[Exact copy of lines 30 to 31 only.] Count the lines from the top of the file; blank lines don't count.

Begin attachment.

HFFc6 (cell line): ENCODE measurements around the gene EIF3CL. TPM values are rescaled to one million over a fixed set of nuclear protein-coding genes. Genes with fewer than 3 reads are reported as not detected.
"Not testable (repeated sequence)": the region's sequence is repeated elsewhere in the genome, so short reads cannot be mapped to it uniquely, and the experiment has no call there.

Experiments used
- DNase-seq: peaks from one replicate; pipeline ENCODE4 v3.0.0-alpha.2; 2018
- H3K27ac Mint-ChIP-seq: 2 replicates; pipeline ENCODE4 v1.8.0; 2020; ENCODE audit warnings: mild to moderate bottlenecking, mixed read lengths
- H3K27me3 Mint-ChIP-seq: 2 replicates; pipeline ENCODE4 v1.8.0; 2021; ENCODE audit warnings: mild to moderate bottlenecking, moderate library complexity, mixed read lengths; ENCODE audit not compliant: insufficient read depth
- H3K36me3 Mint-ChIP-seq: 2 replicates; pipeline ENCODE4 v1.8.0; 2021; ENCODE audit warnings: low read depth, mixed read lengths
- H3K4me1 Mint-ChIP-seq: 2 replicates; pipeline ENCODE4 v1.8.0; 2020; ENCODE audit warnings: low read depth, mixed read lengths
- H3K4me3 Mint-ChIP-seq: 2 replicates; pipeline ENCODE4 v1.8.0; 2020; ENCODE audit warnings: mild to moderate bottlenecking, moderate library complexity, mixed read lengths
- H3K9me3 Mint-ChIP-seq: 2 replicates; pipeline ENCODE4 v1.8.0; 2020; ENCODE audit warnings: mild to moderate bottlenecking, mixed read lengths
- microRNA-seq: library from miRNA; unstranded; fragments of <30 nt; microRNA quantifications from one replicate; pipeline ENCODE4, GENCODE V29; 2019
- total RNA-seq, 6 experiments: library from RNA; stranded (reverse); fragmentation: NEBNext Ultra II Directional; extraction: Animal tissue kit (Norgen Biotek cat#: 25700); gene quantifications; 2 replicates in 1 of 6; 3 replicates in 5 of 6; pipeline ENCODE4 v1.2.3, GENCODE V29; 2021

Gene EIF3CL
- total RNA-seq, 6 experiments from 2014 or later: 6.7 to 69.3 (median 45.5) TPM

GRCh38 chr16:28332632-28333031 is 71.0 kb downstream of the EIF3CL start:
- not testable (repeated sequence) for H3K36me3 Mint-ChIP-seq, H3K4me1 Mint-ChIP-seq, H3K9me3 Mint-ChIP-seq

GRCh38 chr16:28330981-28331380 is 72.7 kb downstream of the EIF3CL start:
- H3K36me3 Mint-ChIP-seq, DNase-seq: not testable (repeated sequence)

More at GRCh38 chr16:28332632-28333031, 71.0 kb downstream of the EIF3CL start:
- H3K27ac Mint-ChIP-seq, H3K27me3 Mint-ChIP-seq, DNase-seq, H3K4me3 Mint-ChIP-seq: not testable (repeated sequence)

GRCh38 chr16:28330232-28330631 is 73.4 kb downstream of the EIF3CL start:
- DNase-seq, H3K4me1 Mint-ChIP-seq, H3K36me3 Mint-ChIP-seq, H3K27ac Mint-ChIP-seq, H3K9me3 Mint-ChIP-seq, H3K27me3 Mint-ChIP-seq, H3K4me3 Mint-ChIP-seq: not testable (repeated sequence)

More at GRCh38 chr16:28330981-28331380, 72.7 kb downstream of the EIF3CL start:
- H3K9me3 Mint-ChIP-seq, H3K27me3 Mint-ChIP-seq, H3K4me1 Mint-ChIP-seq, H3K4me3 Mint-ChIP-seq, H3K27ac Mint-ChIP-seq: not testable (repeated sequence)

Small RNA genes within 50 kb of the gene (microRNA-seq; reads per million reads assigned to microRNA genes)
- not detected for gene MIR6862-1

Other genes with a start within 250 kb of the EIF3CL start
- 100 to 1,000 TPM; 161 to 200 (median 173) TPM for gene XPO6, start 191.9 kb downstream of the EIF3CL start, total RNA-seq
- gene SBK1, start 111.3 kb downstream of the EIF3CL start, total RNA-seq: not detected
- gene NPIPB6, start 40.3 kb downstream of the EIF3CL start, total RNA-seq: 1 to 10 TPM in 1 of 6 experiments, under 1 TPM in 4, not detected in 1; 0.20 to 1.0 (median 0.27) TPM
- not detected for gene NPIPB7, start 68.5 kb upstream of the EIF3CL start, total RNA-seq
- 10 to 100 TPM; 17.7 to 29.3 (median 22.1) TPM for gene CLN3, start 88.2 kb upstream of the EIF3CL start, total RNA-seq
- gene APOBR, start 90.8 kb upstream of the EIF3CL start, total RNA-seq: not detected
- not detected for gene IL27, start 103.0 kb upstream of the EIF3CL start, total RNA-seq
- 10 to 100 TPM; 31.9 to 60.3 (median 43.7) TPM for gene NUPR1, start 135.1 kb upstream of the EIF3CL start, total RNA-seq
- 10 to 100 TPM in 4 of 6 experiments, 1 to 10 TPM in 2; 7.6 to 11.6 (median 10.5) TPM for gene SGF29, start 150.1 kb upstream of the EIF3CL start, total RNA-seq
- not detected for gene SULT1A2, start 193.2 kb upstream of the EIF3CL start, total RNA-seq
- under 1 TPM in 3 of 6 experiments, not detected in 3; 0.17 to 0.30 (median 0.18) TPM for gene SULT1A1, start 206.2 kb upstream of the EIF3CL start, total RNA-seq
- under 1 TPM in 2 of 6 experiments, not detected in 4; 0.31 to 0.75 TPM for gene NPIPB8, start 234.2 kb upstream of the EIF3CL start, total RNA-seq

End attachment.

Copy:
- gene NPIPB6, start 40.3 kb downstream of the EIF3CL start, total RNA-seq: 1 to 10 TPM in 1 of 6 experiments, under 1 TPM in 4, not detected in 1; 0.20 to 1.0 (median 0.27) TPM
- not detected for gene NPIPB7, start 68.5 kb upstream of the EIF3CL start, total RNA-seq